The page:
There’s an old adage, you can’t out-work your diet. During this stretch, unlike many other fighters, Ruiz did not employ a dietitian or strength-and-conditioning coach.

 

He says, “I already knew what I had to do. I was just not doing it but, now that I opened my eyes, I know what I need to do. So I’m just doing everything I need to do. I’m training hard. The main thing is just eating good and maintaining that weight.”

 

An important stretch for Ruiz this past summer was up in Big Bear where he trained at Abel Sanchez’s Summit Gym, where he shed much of his weight. “It was a good experience, a lot of hard work, dedication,” he recalled. “I was eating really good when I was up there too. Yeah, it helped me a lot, the high altitude, a lot of hard training but ever since I left Big Bear, I had to continue to keep doing the same thing, same routine, eating the right things, so I’m really happy. I’m really happy God changed my head and I had to change the way I was thinking and I’m sure good stuff is coming ahead for me.”

 

At age 26, time was on his side but he has a real fighting chance in this business. His trainer, “Big” Jeff Grmoja explains, “It’s like the Kentucky Derby. You can have Gary Stevens as your jockey but if the horse doesn’t want to run – it doesn’t run. So we are able to do what we’re doing because now the boxer is focused and realizes the cruel part of the business. He went through a lot; he’s made a lot of sacrifices but I expect him to weigh 247 for his return, which is about the lightest he’s been since he fought Matt Greer [in March of 2013].” Since then, Grmoja said their training camps were more focused on “losing weight and it eventually caught up with him.”

 

So just what is Ruiz’s optimum weight?

 

“Well, there’s training fighters and training heavyweights,” opined Grmoja. “Andy can weigh anything he wants but I don’t want him to get so light that he loses his effectiveness with power. So I’m thinking, optimally, 240 to 245 but we have to maintain this weight. We can make it the week of the fight. We want him comfortable at it a week or two before the fight, when we get there. He’s much more toned now.”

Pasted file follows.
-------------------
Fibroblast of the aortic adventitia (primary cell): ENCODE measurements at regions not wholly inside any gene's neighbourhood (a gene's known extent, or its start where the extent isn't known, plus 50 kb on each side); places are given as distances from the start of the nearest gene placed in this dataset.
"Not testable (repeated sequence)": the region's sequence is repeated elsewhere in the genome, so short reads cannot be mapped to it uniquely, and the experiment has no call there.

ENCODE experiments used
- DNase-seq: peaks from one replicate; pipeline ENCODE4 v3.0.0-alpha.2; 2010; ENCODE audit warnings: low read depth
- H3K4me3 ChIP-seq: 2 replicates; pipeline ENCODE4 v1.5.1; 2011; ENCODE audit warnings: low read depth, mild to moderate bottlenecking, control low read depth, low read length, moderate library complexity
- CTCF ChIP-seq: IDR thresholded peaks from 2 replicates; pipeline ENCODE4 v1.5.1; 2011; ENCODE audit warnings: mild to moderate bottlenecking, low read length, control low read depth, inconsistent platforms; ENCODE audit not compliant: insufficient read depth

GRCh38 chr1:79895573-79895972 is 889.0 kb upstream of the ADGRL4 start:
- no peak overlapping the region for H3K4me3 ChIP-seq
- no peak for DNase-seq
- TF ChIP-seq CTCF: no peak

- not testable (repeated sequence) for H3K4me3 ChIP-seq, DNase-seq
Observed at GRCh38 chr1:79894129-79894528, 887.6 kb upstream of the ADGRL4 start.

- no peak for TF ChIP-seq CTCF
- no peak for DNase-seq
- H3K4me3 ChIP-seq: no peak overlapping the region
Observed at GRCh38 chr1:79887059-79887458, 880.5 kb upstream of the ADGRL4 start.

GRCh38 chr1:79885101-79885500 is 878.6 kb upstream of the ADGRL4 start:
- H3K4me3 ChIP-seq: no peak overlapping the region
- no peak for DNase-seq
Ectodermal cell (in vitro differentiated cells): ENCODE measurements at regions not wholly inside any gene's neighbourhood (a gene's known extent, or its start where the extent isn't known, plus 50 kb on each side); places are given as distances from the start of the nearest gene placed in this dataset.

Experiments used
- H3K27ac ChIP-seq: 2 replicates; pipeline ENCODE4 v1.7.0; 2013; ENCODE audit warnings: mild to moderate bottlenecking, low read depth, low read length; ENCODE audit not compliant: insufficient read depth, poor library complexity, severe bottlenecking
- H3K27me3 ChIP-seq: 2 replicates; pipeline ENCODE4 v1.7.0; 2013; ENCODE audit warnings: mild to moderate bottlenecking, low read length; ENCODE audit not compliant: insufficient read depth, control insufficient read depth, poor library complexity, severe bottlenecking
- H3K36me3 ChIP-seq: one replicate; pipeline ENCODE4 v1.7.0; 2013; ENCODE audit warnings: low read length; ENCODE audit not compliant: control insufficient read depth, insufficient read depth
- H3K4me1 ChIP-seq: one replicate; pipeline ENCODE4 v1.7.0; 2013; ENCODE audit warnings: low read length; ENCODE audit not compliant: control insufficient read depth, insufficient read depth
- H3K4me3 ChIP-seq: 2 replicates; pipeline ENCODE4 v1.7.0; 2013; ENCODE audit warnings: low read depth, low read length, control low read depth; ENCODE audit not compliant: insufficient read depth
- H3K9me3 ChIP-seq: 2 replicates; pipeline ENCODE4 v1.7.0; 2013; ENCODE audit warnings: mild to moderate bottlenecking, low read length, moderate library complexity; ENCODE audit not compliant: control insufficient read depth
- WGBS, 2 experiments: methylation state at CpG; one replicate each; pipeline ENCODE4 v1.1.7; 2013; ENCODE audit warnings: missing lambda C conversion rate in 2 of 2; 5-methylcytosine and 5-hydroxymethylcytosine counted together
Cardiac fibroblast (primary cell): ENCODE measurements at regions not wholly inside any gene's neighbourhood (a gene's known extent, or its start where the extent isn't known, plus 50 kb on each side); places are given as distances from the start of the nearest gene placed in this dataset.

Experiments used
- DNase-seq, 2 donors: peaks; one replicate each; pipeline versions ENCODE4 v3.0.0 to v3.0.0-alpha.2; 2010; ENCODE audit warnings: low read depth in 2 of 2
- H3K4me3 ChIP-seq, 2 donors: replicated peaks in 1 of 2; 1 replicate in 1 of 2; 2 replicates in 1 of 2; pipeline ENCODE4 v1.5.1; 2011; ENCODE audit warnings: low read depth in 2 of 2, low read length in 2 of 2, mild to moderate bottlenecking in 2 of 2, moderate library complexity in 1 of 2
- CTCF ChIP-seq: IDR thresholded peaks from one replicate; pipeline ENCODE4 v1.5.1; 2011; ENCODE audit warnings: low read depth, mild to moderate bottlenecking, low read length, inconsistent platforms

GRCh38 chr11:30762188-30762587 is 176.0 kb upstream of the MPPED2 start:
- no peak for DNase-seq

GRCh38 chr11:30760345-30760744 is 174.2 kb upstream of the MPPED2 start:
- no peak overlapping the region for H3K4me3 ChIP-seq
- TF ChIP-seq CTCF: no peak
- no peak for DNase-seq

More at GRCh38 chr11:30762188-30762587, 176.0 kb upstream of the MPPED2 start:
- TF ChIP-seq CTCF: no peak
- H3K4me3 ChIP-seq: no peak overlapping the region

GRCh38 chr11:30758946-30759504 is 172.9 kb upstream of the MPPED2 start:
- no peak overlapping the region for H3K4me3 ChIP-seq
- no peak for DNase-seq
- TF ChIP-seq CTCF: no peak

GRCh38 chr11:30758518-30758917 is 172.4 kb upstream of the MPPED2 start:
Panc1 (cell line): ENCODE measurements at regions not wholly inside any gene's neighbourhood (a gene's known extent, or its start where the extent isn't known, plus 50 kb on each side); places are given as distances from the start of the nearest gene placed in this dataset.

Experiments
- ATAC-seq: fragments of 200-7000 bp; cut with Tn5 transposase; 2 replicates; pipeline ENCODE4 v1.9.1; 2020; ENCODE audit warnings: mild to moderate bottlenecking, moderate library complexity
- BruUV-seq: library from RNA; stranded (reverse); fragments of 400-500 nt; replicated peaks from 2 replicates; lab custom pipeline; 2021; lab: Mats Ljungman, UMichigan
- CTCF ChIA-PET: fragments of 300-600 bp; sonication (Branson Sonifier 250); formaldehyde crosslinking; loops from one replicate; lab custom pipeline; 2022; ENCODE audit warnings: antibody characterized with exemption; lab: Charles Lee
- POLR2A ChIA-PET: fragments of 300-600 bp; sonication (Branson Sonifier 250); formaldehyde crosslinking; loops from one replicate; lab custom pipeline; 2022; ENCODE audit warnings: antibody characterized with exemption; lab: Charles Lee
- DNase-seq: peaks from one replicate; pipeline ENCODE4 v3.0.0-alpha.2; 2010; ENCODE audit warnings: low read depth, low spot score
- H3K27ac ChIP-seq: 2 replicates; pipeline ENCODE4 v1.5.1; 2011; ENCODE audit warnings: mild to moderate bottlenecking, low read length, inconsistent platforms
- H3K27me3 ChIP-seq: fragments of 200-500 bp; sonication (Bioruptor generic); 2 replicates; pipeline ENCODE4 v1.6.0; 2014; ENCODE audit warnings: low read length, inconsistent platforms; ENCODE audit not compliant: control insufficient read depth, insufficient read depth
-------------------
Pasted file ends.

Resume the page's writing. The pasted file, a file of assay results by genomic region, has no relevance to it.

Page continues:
There is a dearth of heavyweights currently. It’s basically Wladimir Klitschko and everyone else. When he finally walks off into the sunset, the division is wide open. And in Ruiz, not only do you have a talented heavyweight but one who is Mexican. He could be a walking ATM if he pans out. Arum says bluntly, “Let’s be honest: The heavyweight situation in the United States is dreadful. There are very, very few decent heavyweights around and Deontay Wilder, they’re going to protect him for as long as they can. But there’s a lot of good competition in Eastern Europe and that’s where we’re going to talk to [promoter Andrey] Rabinsky and so forth and match him up against some of these foreign heavyweights.”

 

“I think in the heavyweight division, it’s wide open,” adds Grmoja. “I don’t think there’s many out there any better. We’re willing to fight anybody but it’s like in the Army – we have to earn our stripes. He got very popular and then fell off the map the last nine months. We have to regain ourselves and get back to what the objective mission really is.”

 

The question now is just how long Ruiz is willing to conform to this newfound discipline (yeah, I wrote a piece or two on the rehabilitated Arreola in the past, only to see him backslide into gluttony). Those who make it in this sport are built for the long haul and make the appropriate sacrifices. This remains to be seen but, for now, Ruiz is enjoying the fruits of his labor.

 

“I feel a lot healthier but I’m not satisfied with where I’m at right now,” he states. “I still want to keep going, get to that level where I’m ripped. I feel good; I’m ready for anybody. But right now, it’s a big life change and it’s going to show. For the next fight, we’re going to show even more.”

 

 

TNR

 

Here’s the latest edition of “The Next Round” with Gabe Montoya and Yours Truly.

 

 

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WEEKEND FLURRIES

 

Ruiz weighed in at 247.6 pounds on Friday afternoon…A tendon tear in his left calf has forced heavyweight champion Wladimir Klitschko out of his Oct. 24 date against Tyson Fury (who should be used to such cancellations by now)…The Juan Francisco Estrada-Hernan Marquez bout will be televised on beIN Sports Espanol…Antonio Margarito has been given the medical green light from Dr. Alan Crandall, so it looks like his return to the ring is inevitable…OK, now onto the weekend, in which there will be nothing going on except a lot of viewing of college football…Great to have all the TV shows back for the fall season…I can be reached at k9kim@yahoo.com and I tweet (a lot) at twitter.com/steveucnlive. I also share photos of stuff at instagram.com/steveucnlive and can also be found at tsu.co/steveucnlive.